KAI HANSEN – Interview
HELLOWEEN – Interview with Kai Hansen
I believe Helloween happened to be my first real contact with power metal. Like, listened to albums and tons of songs of the same band, rather than just ‘hear this bit, ah, this solo’ etc of songs I don’t even know what they were when I was young. But with Helloween I did get more curious and got caught in their epic songs and riffs and vocals and madness.
Many years later, one of the most influential German metal bands decides to redo the math and put together an album with 3 singers. Just because they happened to recently reunite for a tour called "PUMPKINS UNITED" (which got a bit postponed due the current world situation). Having had had the chance to listen to the promo of the whole album, I must say I’m rather nicely impressed by what they managed. It’s as genuine and as Helloween’ish as it can get. Originally planned for the live performances only, it was the birth of a unique seven piece metal alliance for a band with 35 years of metal history.
The base of this milestone album was already erected in the studio: using the original drum kit of Ingo Schwichtenberg, the recording was done with the same modulators at the Hamburg HOME studios where back then ”Master Of The Rings“, ”The Time Of The Oath“ and ”Better Than Raw“ were recorded. Completely analog and under the eyes of long term producer Charlie Bauerfeind and co-producer Dennis Ward, the UNITED impact travelled to New York and got the final mix in the Valhalla Studios of Ronald Prent (Iron Maiden, Def Leppard, Rammstein).
Besides all musical competence, it is also the special enthusiasm that defines HELLOWEEN. Michael Weikath characterizes in his own way: ”It is the incomprehensible encounter of seven musicians who are working as friends and even family and created something that no one would have thought it could be possible. It is like awaking from a sleep but still being in an incredible dream“. Returnee Kai Hansen reflects: ”Being in the studio with my old companions after 30 years was very emotional for me. But at the same time it was a completely different experience with the ‘new‘ boys. The collaboration of different songwriters and strong characters made the album very special: a unique mix with reminiscences from all chapters of the band’s history. HELLOWEEN is a big part of my life and I am looking forward to celebrating the songs live for and with our fans“! From another perspective Markus Grosskopf agrees: ”For me, being one of the last “survivors” who played every note from the beginning, it was a fantastic experience and a very emotional process. I think everyone can hear it on this album. I love it“.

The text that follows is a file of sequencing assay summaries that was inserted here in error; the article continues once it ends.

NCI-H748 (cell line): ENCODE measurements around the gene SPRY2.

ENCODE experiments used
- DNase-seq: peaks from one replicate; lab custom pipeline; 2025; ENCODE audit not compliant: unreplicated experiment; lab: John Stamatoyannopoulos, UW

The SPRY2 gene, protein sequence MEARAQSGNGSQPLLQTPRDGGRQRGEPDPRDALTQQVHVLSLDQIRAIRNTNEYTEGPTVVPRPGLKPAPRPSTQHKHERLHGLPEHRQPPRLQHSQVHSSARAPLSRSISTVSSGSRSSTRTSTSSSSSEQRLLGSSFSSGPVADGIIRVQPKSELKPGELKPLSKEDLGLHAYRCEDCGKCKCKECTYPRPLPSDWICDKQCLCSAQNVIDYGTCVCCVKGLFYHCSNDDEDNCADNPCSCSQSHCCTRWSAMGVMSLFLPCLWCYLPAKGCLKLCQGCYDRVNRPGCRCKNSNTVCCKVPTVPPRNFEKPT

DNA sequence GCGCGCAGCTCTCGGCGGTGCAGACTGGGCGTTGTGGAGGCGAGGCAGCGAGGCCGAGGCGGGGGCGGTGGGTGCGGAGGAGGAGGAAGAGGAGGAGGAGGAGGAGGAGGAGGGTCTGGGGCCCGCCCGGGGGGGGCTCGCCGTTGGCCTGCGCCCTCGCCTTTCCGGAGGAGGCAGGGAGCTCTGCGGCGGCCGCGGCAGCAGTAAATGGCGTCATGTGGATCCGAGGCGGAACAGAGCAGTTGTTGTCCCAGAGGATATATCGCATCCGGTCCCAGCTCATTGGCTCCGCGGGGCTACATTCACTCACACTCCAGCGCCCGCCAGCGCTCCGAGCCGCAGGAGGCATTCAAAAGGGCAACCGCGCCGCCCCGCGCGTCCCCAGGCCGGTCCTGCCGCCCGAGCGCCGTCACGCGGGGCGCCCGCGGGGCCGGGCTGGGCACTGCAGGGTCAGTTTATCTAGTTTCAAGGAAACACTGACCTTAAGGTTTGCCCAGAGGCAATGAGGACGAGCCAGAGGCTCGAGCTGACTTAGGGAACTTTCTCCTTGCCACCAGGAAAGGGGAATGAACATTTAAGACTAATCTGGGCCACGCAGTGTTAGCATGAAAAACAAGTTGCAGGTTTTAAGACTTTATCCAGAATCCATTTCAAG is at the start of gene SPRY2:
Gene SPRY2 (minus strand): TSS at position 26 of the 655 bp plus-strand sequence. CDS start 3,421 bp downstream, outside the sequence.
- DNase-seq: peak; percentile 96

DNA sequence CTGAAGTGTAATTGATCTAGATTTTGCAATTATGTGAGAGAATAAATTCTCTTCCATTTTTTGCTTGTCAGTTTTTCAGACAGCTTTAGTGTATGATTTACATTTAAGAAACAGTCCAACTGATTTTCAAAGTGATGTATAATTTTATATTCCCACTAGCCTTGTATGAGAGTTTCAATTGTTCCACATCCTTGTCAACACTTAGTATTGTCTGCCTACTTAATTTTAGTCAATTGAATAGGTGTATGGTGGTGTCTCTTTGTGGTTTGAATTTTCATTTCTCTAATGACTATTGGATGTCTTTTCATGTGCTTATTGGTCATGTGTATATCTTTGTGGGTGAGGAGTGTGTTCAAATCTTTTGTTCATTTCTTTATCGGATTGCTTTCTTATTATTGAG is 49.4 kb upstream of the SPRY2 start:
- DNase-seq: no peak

Having had read all the promo info and being so quickly hooked by the album, I was very happy to be offered the chance to have a chat with Kai Hansen and try to get more insights into the work that led to the simply titled release ‘Helloween’ . out June 18th via Nuclear Blast
Artwork by Eliran Kantor
Me: The PR team that wrote the album promo has done a fantastic job introducing it that I don’t even have to ask you too many questions to get a good idea about the album
KH: So that means that I don’t have to say anything and we can just hang up the phone and say bye bye (laughter)
Me: I just want to compliment your PR team. But I’m going to try to bring up some questions not covered in that text. When you guys release an album to the public – this one is coming up in June – the album has already been finalized maybe for one year or so. But when has the story of the album started? And when did you finish with its recording and production?
KH: That’s some time ago actually, but please don’t ask me about dates. I’m not really good at that. It’s been a while, let’s put it like that. It’s been long enough for me to like the album. It’s not so uncommon that after it’s done, and you have been involved for so long, you cannot f’kin stand it. I couldn’t hear it anymore for a while. It took me a while to get kinda neutralized again, to be able to listen to it without analyzing everything on it. So it’s been a while.
Me: I heard that it happens to many musicians to have this love/hate relation with their releases. What’s your favorite moment on the album? The one that makes you most proud?
KH: The favorite moment that brings most pride for me is of course, Skyfall. That’s definitely because it is my song and I just love it. I think it turned out really well, I like all of its twists and turns, so I’m not really neutral on that. So yeah, I like my song.
Me: It’s not a bad song, so I understand why you like it. Sometimes it’s difficult to arrange songs for the usual four piece band, with one composer. You guys have released an album with seven members and it feels like each song has a different composer. How did that even work?
KH: This is a good question. It’s some kind of miracle. It takes a lot of time and controversies, different opinions, sorting out our differences. Luckily, we have a great production team to be the judges, or better yet, the neutral judgemental part of all that. It also helps that all the musicians are open to changes and alterations. It’s common and easy to have a songwriter writing a song and sticking to ‘that’s the song, that’s how it’s supposed to be’. But I think a band with the right chemistry can thrive from the conglomeration of different spirits and ideas.